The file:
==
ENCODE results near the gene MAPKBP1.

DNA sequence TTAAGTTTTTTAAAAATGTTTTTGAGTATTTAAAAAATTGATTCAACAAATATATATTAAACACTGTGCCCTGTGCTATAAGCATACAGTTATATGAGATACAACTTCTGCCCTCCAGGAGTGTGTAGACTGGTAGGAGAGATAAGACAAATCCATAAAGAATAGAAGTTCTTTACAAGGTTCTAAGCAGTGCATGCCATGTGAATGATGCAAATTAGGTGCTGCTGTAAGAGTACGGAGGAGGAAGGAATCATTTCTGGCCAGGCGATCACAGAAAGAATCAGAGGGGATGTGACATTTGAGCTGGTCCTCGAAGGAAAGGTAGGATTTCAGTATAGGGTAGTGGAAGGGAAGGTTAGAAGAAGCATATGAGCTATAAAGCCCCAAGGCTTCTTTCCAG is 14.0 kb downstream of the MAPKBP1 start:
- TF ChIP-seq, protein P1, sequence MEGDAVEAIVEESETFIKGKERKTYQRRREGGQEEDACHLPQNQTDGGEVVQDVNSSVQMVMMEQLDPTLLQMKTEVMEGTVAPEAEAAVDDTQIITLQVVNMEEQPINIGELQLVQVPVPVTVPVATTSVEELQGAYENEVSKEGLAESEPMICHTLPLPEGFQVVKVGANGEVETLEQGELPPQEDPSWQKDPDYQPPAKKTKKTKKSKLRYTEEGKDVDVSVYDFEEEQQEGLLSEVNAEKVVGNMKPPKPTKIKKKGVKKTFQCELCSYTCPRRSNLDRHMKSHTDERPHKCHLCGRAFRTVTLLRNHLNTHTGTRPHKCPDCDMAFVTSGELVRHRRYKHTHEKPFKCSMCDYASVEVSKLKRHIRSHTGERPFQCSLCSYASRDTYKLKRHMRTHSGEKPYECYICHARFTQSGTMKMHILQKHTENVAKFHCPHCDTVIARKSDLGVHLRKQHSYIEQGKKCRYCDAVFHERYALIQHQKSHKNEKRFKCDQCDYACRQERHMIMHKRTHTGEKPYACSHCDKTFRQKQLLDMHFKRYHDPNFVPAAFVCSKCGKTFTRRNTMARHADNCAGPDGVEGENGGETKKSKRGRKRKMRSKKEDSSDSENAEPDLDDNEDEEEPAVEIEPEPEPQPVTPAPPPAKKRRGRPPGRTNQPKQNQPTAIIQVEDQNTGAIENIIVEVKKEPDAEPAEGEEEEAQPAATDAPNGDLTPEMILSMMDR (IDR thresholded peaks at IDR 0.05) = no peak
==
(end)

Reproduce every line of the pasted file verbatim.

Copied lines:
ENCODE results near the gene MAPKBP1.

DNA sequence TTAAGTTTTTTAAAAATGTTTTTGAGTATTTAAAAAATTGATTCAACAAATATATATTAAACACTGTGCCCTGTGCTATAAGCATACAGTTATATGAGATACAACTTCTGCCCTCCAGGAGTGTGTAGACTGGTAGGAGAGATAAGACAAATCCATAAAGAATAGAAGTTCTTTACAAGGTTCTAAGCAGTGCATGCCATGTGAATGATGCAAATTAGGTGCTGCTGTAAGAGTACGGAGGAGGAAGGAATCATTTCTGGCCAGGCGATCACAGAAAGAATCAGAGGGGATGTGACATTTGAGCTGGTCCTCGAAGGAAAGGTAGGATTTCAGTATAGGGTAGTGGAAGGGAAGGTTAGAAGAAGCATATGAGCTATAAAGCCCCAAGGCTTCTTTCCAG is 14.0 kb downstream of the MAPKBP1 start:
- TF ChIP-seq, protein P1, sequence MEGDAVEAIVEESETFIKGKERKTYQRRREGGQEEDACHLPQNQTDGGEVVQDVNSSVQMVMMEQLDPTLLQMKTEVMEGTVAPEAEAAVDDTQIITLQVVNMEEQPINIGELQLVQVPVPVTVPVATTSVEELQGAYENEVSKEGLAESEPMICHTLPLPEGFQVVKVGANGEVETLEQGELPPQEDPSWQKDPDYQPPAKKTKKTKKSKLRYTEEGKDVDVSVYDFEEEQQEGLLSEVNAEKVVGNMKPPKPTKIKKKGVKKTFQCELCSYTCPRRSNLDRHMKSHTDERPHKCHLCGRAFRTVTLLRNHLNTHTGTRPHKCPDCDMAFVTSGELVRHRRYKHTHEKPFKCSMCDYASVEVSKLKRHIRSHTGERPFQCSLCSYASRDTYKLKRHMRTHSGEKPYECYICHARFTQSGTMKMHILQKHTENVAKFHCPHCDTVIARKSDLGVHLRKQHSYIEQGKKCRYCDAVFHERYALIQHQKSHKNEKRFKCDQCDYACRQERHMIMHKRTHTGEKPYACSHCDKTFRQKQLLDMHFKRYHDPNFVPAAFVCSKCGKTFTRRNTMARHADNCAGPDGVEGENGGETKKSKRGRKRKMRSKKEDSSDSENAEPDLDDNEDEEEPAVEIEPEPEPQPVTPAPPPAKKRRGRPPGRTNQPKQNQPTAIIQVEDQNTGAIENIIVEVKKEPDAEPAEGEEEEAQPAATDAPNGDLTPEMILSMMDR (IDR thresholded peaks at IDR 0.05) = no peak